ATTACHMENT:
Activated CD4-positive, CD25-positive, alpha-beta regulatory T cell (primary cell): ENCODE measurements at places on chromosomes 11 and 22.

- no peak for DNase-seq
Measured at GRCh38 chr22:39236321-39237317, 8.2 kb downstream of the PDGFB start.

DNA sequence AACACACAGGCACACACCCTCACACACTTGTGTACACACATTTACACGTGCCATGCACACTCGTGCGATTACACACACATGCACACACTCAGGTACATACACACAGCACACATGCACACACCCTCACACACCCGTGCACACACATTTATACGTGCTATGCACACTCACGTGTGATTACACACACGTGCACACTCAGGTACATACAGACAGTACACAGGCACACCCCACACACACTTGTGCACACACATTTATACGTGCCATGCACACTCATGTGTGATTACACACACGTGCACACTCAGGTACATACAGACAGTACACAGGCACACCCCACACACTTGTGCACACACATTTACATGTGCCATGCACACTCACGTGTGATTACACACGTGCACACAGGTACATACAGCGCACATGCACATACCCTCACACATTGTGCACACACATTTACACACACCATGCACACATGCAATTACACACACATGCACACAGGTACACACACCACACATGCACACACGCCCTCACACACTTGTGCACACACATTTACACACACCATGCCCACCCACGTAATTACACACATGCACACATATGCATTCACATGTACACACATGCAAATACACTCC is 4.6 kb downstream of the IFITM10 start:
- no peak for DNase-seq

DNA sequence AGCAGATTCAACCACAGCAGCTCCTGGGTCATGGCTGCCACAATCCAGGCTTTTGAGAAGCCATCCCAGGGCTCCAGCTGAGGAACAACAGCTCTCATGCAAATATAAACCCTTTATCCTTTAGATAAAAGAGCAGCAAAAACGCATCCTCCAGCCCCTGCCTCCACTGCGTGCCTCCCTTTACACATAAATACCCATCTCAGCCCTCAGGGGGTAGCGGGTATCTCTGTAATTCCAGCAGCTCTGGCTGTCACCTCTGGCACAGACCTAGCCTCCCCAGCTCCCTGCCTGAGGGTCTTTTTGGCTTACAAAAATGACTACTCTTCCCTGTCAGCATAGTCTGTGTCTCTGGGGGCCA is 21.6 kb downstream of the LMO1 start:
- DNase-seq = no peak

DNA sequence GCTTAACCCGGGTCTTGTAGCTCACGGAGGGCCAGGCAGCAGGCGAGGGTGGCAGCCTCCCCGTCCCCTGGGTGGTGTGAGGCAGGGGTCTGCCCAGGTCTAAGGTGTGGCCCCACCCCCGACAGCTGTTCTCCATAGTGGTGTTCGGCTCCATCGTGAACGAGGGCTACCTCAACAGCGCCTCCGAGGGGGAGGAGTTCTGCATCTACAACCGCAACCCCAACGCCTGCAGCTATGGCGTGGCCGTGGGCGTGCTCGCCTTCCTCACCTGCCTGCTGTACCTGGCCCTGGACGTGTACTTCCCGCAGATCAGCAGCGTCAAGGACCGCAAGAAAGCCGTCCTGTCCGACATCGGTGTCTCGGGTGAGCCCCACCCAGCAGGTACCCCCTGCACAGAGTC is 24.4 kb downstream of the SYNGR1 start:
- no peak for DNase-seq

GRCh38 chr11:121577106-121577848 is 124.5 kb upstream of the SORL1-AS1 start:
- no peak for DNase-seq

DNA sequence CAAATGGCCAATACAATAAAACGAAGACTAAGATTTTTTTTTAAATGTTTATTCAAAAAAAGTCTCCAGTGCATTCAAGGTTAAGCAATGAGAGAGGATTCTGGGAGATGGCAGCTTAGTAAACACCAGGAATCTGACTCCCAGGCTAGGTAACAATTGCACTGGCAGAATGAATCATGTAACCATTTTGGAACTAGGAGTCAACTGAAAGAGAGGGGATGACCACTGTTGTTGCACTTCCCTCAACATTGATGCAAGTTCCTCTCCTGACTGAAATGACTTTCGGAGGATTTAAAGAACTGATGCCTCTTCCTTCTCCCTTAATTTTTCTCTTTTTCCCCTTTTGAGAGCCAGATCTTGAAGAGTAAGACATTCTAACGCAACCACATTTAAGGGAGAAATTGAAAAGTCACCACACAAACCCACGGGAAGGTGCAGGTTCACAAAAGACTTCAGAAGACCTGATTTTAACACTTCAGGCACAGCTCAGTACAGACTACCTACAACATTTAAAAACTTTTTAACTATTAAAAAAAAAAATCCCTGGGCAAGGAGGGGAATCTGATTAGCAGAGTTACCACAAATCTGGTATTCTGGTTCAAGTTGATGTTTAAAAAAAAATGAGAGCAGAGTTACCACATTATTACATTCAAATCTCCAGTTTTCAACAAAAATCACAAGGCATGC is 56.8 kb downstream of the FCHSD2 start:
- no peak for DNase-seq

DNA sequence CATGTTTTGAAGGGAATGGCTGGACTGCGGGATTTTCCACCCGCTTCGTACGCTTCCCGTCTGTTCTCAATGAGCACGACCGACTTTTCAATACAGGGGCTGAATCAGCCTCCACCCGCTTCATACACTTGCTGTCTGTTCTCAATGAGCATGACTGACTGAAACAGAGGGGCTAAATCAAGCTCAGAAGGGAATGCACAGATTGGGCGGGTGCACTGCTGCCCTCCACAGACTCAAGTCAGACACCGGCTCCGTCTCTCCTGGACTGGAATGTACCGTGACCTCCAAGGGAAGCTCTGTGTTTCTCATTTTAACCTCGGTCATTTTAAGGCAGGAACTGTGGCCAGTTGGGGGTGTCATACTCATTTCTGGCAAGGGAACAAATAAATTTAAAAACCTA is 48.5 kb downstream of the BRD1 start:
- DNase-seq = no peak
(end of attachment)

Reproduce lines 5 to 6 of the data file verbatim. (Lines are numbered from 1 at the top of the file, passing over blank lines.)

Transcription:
- no peak for DNase-seq

DNA sequence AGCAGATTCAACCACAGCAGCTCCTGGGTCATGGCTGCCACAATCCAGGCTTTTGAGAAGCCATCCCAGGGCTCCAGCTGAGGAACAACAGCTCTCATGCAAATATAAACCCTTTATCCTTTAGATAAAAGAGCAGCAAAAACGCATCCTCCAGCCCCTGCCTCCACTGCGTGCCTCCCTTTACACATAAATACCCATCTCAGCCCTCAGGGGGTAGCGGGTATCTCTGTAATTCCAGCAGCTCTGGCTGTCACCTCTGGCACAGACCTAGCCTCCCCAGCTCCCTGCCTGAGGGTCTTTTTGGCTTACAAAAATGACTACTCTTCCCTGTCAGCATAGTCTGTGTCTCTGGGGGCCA is 21.6 kb downstream of the LMO1 start: